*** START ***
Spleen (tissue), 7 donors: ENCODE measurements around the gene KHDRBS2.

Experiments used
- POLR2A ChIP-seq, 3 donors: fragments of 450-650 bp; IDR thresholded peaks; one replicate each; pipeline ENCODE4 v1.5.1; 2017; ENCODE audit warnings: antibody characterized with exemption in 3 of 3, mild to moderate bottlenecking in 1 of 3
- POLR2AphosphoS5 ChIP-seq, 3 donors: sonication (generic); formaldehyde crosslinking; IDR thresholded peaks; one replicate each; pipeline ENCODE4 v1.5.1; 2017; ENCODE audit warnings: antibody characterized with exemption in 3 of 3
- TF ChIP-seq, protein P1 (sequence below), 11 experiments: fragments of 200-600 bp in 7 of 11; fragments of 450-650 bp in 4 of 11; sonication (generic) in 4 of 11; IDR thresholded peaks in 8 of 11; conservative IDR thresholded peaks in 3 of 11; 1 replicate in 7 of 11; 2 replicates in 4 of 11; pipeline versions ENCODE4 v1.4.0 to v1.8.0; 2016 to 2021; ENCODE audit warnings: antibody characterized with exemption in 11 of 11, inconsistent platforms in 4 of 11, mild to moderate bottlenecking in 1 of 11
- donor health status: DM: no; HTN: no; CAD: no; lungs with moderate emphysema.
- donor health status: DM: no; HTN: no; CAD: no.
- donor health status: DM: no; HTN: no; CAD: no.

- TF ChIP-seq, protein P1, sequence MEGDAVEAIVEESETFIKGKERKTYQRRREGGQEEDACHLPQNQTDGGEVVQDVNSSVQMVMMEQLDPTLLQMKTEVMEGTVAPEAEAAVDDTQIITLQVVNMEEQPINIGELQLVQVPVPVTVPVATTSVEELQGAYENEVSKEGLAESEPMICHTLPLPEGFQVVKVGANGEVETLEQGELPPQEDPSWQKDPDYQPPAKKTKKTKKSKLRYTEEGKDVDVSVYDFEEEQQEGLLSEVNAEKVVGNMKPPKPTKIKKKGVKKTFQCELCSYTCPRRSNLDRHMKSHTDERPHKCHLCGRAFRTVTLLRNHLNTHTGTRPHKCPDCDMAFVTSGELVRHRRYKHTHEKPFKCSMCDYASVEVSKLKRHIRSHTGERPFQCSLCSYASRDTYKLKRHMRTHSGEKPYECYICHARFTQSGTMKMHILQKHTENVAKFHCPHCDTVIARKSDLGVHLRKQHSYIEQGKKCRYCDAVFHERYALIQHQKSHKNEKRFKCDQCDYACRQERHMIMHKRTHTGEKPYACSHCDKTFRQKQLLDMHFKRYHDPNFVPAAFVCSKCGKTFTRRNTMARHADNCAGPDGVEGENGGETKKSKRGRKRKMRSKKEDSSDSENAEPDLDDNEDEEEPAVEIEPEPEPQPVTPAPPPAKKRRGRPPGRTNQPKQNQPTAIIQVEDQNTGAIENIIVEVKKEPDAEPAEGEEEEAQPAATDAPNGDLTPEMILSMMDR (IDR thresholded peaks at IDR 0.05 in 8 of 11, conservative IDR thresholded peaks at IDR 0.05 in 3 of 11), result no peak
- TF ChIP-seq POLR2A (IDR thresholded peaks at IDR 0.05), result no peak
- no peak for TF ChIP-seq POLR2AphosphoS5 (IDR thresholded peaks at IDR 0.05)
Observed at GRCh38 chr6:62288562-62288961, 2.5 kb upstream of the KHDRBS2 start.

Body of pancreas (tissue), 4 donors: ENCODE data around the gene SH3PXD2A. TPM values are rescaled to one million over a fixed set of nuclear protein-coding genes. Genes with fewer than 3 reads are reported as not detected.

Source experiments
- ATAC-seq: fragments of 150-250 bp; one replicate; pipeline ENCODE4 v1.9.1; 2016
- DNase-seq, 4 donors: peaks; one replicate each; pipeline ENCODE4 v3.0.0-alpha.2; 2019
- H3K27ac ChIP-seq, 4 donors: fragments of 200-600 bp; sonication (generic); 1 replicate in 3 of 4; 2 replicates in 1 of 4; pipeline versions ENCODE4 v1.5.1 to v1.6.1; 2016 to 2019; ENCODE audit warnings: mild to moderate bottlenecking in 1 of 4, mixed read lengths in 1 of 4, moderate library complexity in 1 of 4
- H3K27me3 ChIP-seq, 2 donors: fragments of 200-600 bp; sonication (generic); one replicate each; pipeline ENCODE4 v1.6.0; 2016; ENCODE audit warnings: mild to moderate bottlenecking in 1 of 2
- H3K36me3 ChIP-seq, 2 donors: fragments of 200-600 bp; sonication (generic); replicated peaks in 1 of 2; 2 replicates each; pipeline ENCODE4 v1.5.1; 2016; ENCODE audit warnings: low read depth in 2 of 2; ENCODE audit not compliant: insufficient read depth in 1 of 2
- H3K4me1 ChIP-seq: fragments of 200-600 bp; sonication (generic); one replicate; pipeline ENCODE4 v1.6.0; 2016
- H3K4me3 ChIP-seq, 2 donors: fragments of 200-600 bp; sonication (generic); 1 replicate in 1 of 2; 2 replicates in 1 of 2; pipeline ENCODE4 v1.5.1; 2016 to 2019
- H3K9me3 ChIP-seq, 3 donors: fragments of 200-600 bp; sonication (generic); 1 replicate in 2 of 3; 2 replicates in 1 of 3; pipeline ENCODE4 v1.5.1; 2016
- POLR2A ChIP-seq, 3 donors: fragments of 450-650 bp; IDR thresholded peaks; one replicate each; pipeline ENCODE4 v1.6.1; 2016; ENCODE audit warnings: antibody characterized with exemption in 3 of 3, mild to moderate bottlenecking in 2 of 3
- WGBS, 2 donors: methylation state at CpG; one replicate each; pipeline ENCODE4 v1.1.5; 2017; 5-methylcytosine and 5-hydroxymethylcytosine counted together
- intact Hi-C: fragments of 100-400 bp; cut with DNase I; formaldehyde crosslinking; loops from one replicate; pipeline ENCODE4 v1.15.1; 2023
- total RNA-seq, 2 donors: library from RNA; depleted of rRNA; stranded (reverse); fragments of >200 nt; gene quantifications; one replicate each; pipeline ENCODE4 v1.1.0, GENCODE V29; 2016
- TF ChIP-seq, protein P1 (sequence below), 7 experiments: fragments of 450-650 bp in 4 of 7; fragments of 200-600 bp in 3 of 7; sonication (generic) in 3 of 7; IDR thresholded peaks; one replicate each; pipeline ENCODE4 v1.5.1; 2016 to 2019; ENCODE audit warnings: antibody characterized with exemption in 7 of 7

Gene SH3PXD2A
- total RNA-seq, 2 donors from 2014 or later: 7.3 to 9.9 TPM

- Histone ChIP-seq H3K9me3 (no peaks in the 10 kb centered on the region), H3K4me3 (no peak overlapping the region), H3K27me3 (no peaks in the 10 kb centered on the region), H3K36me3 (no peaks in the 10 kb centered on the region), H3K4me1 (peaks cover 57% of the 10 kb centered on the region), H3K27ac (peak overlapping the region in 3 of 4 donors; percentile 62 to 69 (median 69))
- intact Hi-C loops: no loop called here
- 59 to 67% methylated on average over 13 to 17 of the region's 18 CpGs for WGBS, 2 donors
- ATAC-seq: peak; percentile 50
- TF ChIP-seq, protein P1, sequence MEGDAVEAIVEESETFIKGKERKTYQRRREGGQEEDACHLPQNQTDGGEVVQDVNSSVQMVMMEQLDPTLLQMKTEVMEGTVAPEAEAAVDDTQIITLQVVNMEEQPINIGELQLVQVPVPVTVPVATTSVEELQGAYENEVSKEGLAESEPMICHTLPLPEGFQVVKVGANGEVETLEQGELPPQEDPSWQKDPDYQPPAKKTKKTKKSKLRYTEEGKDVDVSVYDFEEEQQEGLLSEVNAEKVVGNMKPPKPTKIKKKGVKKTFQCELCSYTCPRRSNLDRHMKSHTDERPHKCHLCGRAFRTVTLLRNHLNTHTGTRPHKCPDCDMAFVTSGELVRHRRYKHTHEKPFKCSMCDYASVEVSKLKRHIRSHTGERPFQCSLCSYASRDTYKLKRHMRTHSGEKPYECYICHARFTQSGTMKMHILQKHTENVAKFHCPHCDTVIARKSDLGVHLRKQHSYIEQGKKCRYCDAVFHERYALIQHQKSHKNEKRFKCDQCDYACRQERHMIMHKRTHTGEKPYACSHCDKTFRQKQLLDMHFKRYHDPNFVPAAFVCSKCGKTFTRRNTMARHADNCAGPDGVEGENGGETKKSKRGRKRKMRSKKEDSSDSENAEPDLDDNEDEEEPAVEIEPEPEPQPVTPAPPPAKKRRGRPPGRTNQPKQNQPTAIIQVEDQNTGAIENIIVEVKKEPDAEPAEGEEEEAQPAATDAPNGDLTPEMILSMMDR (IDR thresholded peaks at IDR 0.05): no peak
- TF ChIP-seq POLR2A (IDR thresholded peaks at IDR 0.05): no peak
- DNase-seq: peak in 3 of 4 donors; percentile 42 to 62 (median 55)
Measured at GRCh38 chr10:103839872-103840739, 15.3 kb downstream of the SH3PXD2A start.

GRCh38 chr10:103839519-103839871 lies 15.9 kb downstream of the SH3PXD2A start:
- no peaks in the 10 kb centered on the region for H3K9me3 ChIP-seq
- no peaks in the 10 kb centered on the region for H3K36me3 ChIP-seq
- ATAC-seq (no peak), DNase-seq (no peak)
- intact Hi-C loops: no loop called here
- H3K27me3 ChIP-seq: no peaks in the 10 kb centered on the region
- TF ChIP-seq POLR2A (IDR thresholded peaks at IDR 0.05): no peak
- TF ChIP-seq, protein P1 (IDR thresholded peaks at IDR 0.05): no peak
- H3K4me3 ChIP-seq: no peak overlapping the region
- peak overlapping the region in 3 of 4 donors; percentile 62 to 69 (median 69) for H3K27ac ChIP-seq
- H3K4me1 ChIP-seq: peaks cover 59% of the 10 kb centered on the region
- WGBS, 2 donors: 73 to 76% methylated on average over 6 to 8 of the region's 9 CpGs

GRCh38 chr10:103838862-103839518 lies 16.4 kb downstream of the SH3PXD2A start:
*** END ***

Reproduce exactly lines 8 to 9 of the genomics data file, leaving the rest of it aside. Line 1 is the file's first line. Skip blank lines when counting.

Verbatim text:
- donor health status: DM: no; HTN: no; CAD: no.

- TF ChIP-seq, protein P1, sequence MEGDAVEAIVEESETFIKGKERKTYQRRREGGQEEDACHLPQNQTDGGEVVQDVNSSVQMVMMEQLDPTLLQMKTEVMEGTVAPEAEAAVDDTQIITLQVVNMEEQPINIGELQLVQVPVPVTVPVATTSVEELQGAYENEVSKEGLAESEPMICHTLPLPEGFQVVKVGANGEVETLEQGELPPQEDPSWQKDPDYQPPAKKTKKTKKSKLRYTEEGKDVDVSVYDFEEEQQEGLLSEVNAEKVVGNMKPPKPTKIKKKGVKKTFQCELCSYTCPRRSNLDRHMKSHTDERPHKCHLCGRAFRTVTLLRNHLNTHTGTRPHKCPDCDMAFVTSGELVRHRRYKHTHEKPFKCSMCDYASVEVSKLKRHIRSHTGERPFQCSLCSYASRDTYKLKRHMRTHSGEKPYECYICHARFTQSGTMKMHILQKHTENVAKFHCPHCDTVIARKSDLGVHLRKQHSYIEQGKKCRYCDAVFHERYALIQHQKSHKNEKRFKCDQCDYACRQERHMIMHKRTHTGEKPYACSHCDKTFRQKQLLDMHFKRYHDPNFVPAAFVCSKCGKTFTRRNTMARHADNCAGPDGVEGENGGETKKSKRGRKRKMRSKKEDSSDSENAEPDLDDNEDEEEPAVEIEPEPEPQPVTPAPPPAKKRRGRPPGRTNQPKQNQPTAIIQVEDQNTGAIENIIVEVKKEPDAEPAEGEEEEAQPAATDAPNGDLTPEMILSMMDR (IDR thresholded peaks at IDR 0.05 in 8 of 11, conservative IDR thresholded peaks at IDR 0.05 in 3 of 11), result no peak